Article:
Cross-cultural study strengthens link between media violence and aggressive behavior
New research offers compelling evidence that media violence affects aggressive behavior. This first-of-its-kind study, led by Craig Anderson, a Distinguished Professor of psychology at Iowa State University, confirms six decades of research showing the effect is the same, regardless of culture.
Anderson and a team of researchers in seven different countries designed the study using the same methods and measures in order to determine if the results varied by culture or were equal. The effect of media violence was significant even after controlling for several risk factors. The paper is published in the journal Personality and Social Psychology Bulletin.
The researchers identified four key findings from the study:
- Violent media use was positively and significantly related to aggressive behavior in all countries
- Exposure was related to heightened aggressive thinking and lowered empathy
- Media violence remained significant even after controlling for other risk factors
- The effect of media violence was larger than all other risk factors, except peer delinquency
"This is strong evidence that the main psychological processes that cause repeated media violence exposure to lead to increased aggressiveness are essentially the same across cultures, at least during normal times," Anderson said. "However, we believe that local cultural and social conditions may influence such processes when those conditions are more extreme."
Anderson went on to explain that in war-torn societies, media violence exposure might have heightened effects due to the real violence children and teens experience daily. On the other hand, the media violence effect could be smaller in such extreme conditions.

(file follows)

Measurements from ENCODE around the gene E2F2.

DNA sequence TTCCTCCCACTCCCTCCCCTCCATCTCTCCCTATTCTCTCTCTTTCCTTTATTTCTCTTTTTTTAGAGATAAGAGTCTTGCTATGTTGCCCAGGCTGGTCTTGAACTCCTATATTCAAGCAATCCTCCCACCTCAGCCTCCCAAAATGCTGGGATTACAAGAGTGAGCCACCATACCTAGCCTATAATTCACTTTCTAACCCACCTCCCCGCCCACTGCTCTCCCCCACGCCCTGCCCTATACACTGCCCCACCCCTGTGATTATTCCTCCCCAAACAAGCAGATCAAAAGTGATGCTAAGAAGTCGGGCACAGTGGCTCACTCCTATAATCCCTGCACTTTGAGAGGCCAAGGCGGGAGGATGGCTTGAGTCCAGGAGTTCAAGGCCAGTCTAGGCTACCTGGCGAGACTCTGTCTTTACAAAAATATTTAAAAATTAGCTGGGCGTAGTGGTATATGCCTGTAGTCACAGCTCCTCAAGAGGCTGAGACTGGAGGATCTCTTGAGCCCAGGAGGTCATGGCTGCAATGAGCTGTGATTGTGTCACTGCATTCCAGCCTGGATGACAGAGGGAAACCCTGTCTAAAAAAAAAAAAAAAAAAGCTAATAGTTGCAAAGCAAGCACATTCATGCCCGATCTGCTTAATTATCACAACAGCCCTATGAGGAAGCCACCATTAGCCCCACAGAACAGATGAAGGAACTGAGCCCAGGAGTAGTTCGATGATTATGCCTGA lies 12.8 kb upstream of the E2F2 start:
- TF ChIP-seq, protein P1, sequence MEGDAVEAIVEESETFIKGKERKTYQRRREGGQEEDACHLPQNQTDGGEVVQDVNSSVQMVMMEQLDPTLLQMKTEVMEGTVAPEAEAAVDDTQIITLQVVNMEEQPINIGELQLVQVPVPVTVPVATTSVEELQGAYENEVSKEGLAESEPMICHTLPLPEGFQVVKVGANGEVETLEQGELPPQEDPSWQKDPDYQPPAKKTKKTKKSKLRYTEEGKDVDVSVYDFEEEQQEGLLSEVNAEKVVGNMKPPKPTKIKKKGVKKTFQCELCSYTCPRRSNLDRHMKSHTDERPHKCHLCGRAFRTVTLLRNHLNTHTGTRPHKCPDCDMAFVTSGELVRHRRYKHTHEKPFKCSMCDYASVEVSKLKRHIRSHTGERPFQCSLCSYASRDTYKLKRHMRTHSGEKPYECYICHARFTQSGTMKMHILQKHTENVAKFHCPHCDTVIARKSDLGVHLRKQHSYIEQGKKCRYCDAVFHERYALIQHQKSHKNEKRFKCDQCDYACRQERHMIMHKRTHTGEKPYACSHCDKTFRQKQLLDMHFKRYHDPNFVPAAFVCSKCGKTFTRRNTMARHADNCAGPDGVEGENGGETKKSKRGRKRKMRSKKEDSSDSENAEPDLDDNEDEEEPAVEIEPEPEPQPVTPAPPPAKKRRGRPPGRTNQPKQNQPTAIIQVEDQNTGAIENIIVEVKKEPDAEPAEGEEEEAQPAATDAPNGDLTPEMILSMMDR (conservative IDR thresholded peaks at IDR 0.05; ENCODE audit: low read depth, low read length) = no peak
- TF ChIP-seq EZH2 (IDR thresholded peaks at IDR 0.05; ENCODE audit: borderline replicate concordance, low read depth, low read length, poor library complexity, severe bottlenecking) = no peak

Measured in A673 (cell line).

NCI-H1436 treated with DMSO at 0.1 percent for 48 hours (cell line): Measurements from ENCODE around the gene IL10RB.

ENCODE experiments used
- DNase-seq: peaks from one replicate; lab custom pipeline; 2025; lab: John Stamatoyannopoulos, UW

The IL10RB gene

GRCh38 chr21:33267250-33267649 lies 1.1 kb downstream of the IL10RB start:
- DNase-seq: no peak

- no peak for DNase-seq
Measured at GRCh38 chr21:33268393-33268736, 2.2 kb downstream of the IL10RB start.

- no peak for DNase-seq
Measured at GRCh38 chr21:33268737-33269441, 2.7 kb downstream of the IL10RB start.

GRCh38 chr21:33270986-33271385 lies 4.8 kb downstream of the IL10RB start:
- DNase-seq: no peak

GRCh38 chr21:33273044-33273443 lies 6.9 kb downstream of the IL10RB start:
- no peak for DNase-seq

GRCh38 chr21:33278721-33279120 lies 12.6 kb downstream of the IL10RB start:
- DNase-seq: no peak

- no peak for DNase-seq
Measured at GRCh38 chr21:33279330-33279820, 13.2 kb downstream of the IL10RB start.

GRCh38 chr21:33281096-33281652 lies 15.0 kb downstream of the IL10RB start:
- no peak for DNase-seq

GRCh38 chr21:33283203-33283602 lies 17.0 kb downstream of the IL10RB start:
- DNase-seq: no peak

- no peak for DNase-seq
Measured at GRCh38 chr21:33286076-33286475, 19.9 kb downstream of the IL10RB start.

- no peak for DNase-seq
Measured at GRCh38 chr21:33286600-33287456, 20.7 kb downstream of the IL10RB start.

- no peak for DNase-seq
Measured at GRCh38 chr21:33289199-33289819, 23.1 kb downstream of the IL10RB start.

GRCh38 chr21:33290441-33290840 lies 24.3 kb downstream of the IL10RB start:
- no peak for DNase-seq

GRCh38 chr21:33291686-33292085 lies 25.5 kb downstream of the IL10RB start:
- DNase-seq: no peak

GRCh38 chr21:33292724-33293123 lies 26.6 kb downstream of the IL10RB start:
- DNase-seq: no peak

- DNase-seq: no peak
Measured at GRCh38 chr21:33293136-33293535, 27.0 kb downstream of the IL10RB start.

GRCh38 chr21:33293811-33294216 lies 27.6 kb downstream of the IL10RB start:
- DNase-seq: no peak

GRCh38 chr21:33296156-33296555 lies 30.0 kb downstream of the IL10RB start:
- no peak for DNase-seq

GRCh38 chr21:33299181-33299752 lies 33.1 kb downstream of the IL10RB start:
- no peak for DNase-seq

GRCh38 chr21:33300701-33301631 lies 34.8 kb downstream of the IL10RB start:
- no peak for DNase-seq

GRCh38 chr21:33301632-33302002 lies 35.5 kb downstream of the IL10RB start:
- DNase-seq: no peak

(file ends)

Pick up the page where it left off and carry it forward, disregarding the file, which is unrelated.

Impact of other risk factors
In addition to measuring media violence, researchers examined five other risk factors: neighborhood crime, peer delinquency, peer victimization, gender and abusive parenting. Combined, these factors substantially predicted aggressive behavior and as a set were more powerful than any individual effects. Researchers tested the importance of each factor - media violence was the second most important predictor. Here's the breakdown of all six:
- Peer delinquency = 28 percent
- Media violence = 23 percent
- Peer victimization = 17 percent
- Gender = 12 percent
- Neighborhood crime = 11 percent
- Abusive parenting = 9 percent
"The findings strongly suggest that media violence is similar to other known risk factors for aggression," said Douglas Gentile, an ISU professor of psychology and one of the co-authors. "That's not to say media violence deserves special attention, but that it should be considered as seriously as other risk factors such as coming from a broken home. What matters most, however, is not any single risk factor, but how they can combine to increase the risk of aggression."
Diverse, large sample
Researchers surveyed 2,154 adolescents and young adults in Australia, China, Croatia, Germany, Japan, Romania and the United States. The average age was 21 years old and 38 percent of participants were male. Researchers asked participants to list their most frequently watched or played TV shows, movies and video games, and to rate the level of violence. They also collected data on aggressive behavior and empathy.
Anderson notes that the measures were based on self-reports and the study was cross-sectional. However, the large, diverse cultural sample allowed for direct comparisons of media violence effects across nations. It also disproves claims by the entertainment industry that dismiss all media violence effects.
"There are highly motivated groups dedicated to denying scientific findings of harm, such as the tobacco industry's decades-long denial of harmful effects of their products on cancer," Anderson said. "This study clearly contradicts the denialism that currently dominates news media stories on media violence effects."